Fibroids Drugs - do they work?

Gynaecologists are keeping a watchful eye on how well the new drugs for treating fibroids are performing in clinical trials. Many women show no symptoms when these benign growths start to form in the uterus, but for others the symptoms of fibroids including heavy bleeding and distressing levels of pain. There are a good range of treatment options ranging from hysterectomy to embolisation, but if a relatively simple drug treatment was available, with no side-effects this would clearly be the favoured option for most women.

Although there are a range of drugs available for treating fibroids, the traditional ones have not been particularly effective and have been associated with bad side-effects, and so there use has. up to now, been restricted. As Consultant Gynaecologist, Mr Ertan Saridogan explains, "The low oestrogen levels also cause side effects similar to the symptoms of menopause such as hot flushes, night sweats and vaginal dryness. It also causes loss of bone density (osteoporosis) and, for this reason these [traditional] drugs can only be used for a limited period of 3–6 months." 

The new drug ulipristal acetate, however, according to the New England Journal of Medicine seems to be performing better, and with far fewer side effects. They report the results of a recent study that shows that uterine bleeding was controlled in 90% of patients receiving 5 mg of ulipristal acetate, in 98% of those receiving 10 mg of ulipristal acetate. This compares with 89% of those receiving patients receiving the older drug leuprolide acetate. Median times to amenorrhea (no bleeding) were 7 days for patients receiving 5 mg of ulipristal acetate, 5 days for those receiving 10 mg of ulipristal acetate, and 21 days for those receiving the leuprolide acetate. Moderate-to-severe hot flashes were reported for 11% of patients receiving 5 mg of ulipristal acetate, for 10% of those receiving 10 mg of ulipristal acetate, and for 40% of those receiving leuprolide acetate.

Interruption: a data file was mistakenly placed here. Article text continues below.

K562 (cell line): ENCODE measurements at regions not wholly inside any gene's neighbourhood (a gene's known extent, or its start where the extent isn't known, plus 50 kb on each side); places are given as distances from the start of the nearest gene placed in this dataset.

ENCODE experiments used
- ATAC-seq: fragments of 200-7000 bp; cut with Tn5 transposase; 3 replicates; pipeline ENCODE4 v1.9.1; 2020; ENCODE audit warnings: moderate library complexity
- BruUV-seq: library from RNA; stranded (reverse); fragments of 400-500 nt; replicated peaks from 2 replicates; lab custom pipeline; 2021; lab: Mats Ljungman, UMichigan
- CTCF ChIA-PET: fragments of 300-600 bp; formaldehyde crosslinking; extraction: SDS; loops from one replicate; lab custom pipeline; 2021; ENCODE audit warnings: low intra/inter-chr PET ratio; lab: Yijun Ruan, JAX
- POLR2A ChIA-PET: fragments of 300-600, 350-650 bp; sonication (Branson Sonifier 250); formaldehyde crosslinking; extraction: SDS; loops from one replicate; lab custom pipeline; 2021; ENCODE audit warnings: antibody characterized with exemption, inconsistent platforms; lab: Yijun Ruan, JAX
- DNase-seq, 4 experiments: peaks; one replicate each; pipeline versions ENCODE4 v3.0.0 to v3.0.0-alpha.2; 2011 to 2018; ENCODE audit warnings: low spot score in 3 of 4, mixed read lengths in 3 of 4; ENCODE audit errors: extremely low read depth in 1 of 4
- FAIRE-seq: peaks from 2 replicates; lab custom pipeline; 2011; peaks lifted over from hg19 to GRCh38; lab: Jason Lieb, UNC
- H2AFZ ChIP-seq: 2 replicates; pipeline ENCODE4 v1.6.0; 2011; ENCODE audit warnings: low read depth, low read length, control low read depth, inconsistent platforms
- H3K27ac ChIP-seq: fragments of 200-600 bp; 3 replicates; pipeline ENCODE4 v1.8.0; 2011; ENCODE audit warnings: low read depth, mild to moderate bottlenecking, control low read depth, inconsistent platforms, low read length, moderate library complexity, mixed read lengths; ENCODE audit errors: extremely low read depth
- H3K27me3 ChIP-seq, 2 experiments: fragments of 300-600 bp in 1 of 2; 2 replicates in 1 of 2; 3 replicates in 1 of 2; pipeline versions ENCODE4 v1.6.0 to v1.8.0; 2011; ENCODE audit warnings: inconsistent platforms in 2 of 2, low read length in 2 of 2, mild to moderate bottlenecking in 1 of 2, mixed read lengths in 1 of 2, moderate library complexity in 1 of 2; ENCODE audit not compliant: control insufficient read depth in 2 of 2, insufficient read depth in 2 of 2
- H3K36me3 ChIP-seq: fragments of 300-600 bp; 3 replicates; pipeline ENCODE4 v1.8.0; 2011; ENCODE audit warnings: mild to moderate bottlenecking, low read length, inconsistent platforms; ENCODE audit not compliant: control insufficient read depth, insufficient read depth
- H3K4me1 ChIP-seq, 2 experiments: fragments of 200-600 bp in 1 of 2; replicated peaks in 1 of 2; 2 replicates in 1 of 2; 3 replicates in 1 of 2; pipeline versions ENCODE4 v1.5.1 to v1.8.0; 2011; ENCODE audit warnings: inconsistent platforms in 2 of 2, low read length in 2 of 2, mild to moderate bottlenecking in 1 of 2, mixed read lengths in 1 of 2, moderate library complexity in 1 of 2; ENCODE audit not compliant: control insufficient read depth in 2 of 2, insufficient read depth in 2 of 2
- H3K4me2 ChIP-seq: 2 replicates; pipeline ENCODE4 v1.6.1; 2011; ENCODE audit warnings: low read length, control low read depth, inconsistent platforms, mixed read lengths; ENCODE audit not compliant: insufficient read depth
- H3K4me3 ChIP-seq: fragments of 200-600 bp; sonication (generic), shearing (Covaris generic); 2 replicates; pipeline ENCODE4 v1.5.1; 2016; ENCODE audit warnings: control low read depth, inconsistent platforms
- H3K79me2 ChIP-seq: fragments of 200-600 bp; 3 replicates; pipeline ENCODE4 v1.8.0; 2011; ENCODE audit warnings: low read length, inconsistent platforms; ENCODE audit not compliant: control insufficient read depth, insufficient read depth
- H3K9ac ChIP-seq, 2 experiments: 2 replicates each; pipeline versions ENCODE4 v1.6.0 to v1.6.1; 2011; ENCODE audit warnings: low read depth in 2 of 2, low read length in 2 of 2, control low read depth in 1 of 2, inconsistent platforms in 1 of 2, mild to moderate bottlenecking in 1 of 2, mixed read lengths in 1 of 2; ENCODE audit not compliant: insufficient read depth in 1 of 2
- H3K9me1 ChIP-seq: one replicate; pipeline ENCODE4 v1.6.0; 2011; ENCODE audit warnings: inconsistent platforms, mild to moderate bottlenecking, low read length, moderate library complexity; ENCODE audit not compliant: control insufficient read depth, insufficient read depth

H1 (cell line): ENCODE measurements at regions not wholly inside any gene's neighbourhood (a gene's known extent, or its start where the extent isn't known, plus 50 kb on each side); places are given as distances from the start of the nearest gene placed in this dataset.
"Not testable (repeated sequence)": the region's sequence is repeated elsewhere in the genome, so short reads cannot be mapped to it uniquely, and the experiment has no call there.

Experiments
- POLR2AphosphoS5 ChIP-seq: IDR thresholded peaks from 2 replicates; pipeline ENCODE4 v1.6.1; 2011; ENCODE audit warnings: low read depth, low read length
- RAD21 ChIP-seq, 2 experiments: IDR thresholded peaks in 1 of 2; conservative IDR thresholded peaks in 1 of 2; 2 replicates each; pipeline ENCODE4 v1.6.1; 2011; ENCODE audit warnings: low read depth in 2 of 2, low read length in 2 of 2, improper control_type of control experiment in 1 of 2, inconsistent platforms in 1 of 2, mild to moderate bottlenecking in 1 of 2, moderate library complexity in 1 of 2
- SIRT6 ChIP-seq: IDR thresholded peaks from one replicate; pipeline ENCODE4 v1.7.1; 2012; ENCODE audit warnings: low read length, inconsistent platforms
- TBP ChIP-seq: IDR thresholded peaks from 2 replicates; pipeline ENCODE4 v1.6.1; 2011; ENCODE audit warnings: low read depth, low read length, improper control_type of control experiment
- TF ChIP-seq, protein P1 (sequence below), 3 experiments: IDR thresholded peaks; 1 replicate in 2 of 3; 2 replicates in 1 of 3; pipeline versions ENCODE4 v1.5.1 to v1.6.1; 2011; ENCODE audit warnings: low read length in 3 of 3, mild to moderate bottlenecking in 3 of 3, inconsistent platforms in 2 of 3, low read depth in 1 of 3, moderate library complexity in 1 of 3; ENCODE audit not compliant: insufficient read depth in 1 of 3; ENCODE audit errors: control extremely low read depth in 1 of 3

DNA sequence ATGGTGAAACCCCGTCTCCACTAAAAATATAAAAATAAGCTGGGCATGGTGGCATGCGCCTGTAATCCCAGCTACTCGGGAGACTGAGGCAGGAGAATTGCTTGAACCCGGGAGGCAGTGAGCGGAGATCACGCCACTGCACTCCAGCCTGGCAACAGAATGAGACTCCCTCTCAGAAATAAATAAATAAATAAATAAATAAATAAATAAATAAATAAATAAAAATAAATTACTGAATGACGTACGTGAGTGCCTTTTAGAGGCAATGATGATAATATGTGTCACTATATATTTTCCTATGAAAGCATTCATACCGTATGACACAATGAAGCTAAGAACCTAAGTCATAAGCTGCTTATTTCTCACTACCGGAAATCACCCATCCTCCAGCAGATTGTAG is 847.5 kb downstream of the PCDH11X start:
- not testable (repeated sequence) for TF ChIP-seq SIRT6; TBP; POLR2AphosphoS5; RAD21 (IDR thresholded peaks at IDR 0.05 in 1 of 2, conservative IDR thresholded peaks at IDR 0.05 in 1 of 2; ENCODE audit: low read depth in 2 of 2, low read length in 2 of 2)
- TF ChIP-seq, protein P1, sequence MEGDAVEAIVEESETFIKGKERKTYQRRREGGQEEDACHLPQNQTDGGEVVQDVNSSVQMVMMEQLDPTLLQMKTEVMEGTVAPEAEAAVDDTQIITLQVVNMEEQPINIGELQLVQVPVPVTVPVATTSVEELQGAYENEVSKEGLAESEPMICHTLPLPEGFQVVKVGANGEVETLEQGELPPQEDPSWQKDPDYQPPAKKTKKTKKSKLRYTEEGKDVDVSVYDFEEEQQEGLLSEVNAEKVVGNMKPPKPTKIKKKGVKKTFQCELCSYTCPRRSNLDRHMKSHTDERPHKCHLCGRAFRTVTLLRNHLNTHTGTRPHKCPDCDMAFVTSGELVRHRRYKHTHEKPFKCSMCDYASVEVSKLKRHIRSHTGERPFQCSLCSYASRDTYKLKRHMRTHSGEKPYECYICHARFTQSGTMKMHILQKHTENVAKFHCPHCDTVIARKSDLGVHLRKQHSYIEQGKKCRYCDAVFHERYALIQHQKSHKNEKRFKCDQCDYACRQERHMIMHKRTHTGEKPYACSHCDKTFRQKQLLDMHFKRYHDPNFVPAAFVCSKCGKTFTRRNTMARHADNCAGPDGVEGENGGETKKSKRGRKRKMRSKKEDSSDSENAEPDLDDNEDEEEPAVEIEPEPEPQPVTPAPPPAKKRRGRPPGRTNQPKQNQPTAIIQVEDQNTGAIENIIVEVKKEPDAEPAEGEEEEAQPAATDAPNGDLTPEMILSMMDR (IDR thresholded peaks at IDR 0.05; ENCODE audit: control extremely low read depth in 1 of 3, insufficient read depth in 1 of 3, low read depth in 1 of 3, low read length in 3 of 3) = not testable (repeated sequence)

Read Mr Ertan Saridogan's article on treatment for fibroids, click here

Not dangerous, usually applied to a tumour that is not malignant. Full medical glossary
A benign tumour, most often in the uterus. Full medical glossary
Benign tumours, most often in the uterus. Full medical glossary
A viral infection affecting the respiratory system. Full medical glossary
An organ with the ability to make and secrete certain fluids. Full medical glossary
The surgical removal of the uterus (womb). Full medical glossary

The time of a woman’s life when her ovaries stop releasing an egg (ovum) on a monthly cycle, and her periods cease

Full medical glossary
A hormone involved in female sexual development, produced by the ovaries. Full medical glossary
A condition resulting in brittle bones due to loss of bony tissue. Full medical glossary
the organ or the body where food is stored and broken down Full medical glossary
Relating to injury or concern. Full medical glossary
The womb, where embryo implantation occurs and the growing foetus is nourished. Full medical glossary
The muscula passage, forming part of the femal reproductive system, between the cervix and the external genitalia. Full medical glossary